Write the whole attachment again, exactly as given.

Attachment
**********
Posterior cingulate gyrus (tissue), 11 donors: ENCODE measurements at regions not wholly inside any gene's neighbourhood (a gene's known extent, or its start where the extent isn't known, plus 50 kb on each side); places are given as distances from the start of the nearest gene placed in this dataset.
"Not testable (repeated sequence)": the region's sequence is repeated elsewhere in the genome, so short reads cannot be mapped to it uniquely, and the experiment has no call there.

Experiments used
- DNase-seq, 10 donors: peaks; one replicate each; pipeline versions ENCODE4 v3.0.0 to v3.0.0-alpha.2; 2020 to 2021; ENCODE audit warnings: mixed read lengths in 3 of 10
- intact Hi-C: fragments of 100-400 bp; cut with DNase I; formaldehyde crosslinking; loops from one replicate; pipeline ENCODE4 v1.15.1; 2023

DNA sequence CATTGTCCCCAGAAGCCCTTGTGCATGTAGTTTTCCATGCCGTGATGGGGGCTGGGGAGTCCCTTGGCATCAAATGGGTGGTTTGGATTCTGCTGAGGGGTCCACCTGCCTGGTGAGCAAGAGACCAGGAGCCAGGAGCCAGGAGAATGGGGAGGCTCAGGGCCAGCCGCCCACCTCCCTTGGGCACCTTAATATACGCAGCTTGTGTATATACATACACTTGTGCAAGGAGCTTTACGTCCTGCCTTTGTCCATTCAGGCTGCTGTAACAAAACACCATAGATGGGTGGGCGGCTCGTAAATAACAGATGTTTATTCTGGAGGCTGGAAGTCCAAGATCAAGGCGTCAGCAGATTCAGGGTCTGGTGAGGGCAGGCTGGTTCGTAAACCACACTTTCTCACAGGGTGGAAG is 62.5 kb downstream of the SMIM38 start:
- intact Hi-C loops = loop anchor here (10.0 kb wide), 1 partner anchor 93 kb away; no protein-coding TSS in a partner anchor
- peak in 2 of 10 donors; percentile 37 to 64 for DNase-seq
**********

Posterior cingulate gyrus (tissue), 11 donors: ENCODE measurements at regions not wholly inside any gene's neighbourhood (a gene's known extent, or its start where the extent isn't known, plus 50 kb on each side); places are given as distances from the start of the nearest gene placed in this dataset.
"Not testable (repeated sequence)": the region's sequence is repeated elsewhere in the genome, so short reads cannot be mapped to it uniquely, and the experiment has no call there.

Experiments used
- DNase-seq, 10 donors: peaks; one replicate each; pipeline versions ENCODE4 v3.0.0 to v3.0.0-alpha.2; 2020 to 2021; ENCODE audit warnings: mixed read lengths in 3 of 10
- intact Hi-C: fragments of 100-400 bp; cut with DNase I; formaldehyde crosslinking; loops from one replicate; pipeline ENCODE4 v1.15.1; 2023

DNA sequence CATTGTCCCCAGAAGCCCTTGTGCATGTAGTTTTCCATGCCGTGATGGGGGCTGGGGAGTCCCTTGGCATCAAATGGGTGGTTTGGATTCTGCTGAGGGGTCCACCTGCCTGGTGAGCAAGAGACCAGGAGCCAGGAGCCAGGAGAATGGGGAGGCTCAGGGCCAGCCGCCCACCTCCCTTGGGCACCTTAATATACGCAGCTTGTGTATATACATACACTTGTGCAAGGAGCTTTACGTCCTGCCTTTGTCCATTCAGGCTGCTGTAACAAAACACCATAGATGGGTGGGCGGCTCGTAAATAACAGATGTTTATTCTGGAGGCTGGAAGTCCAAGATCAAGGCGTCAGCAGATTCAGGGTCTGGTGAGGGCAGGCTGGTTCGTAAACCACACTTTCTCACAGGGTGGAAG is 62.5 kb downstream of the SMIM38 start:
- intact Hi-C loops = loop anchor here (10.0 kb wide), 1 partner anchor 93 kb away; no protein-coding TSS in a partner anchor
- peak in 2 of 10 donors; percentile 37 to 64 for DNase-seq